1. 10,000 residential dwelling units including affordable housing (25,000 residents)
2. 24 million square feet of commercial space (100,000 employees)
3. 1,000 acres of open space (natural pristine bluffs and nature trails)
4. 100 acres of schools (elementary, middle and high schools including vocational educational programs)
5. 25 acres for civic facilities including recreation centers, libraries and a performing arts center
6. Land for a new light-rail corridor including two stations and an end-of-line parking facility, plus regional and local bus stops
7. Partial funding and land for a new highway interchange
8. Reuse of an existing historic farmstead as a cultural, educational and/or civic facility.
The project’s modified grid street system responds to the natural topographic features, minimizing impact to the environment and reducing construction cost. The street network efficiently distributes vehicles, reduces the likelihood of congestion, shortens emergency response times and connects neighborhoods, districts and destinations better than its suburban counterpart. Lastly, the width of streets has been designed to accommodate on-street parking and narrower travel lanes in order to slow traffic and create pedestrian-friendly community.
The project’s compact development pattern is based on land capacity and context while allowing for flexibility to respond to marketplace conditions. The site is envisioned as a series of mixed-use districts, each with a predominant land use or development anchor. Every district will have a range of jobs, housing, retail, parks and other amenities. The largest of these districts will be the city center, a mixed-use hub organized around light-rail transit. Ultimately, the city center is expected to be home to thousands of residents, workers and visitors, an urban edge city that will come to fruition in 20 to 30 years.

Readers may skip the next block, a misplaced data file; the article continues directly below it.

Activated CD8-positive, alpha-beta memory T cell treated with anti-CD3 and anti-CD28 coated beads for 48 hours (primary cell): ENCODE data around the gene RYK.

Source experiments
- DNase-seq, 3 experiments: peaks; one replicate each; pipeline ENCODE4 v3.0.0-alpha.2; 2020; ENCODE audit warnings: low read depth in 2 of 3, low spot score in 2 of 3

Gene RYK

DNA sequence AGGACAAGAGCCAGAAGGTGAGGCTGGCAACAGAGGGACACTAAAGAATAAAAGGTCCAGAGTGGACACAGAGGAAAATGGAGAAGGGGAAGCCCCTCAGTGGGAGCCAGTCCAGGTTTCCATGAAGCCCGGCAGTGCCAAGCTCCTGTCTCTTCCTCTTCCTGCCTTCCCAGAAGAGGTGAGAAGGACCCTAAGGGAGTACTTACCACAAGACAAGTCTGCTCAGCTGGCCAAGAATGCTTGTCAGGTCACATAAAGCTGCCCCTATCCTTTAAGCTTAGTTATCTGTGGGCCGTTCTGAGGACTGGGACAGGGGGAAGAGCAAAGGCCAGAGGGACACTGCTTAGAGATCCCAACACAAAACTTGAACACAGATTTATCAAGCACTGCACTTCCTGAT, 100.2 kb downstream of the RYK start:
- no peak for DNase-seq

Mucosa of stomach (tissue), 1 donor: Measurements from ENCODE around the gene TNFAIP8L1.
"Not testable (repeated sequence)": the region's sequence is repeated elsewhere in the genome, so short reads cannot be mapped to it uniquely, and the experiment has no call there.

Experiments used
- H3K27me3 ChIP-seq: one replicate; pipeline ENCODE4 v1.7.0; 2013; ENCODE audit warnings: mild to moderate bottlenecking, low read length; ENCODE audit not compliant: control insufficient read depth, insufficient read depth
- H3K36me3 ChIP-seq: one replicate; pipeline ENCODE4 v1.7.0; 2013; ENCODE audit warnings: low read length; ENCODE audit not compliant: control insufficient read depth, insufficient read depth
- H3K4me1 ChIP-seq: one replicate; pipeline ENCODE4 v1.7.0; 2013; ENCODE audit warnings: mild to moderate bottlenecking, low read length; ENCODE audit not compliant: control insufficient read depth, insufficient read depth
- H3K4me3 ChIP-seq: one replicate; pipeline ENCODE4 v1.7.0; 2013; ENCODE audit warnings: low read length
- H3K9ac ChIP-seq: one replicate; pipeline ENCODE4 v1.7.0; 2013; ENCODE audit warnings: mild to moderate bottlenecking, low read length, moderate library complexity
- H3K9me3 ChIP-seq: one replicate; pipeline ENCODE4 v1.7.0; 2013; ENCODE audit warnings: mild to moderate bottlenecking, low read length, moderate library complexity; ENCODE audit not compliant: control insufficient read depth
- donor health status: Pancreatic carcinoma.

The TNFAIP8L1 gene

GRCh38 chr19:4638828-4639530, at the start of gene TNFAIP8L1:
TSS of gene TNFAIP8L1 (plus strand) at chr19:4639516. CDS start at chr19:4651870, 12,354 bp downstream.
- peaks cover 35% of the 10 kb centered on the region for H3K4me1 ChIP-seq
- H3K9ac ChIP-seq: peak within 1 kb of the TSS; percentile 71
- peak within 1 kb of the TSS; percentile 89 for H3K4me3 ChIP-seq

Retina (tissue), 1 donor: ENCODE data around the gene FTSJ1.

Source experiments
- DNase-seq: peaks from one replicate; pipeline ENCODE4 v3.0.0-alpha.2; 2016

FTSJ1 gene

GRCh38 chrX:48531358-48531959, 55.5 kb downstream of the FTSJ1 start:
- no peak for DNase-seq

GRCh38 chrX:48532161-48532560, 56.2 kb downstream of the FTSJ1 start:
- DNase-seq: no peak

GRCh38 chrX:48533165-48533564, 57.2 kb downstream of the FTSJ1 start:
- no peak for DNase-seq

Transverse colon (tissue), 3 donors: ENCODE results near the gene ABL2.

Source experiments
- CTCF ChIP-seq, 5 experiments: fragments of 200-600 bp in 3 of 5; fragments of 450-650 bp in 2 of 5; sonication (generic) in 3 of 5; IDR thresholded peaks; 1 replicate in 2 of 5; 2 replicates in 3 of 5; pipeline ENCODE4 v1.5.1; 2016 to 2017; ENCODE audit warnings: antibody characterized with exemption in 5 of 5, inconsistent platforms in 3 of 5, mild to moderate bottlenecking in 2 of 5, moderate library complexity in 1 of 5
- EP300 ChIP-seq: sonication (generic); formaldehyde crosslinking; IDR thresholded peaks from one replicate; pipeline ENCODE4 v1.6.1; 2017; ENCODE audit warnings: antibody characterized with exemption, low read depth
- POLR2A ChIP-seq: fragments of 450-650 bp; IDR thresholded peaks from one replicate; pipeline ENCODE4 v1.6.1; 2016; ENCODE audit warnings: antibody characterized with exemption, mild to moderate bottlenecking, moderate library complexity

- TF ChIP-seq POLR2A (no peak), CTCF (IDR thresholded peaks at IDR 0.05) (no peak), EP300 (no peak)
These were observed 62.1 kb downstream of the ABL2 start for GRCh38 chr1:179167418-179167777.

Already, Sky Ridge Hospital, located within the first phase of development, has generated over 1,000 new jobs and is considered one of the most successful medical facilities of its type in the nation. Its success has been a catalyst for other development projects including the construction of public roads and utilities, the opening of the Lone Tree Recreation Center, several new mixed-use residential neighborhoods, and Lincoln Commons, a 50-acre lifestyle retail destination, which is tentatively scheduled to open in 2007.
RidgeGate represents the future for establishing a truly mixed-use, integrated, transit-oriented community in the Denver metropolitan region. It will not only be a place to live, work and play, but a place of cultural and intellectual exchange, recreation, commerce, education and entertainment for generations to come. 4321
A-30-1: Regional Context
The community is at the edge of metropolitan Denver, where the plains meet scenic bluffs.
1-Light rail / Highway corridor
2 -Municipality boundaries
4 -Rural Douglas County231546A-30-2: Comprehensive PlanAccommodates growth through innovative land-use practices and multi-modal transportation opportunities, including a mix of uses and compact development sensitive to the natural environment.
2 -Project site
4 -I-25 Highway
5 -Lincoln Avenue
6 -Existing residential development
Click tabs to swap between content that is broken into logical sections.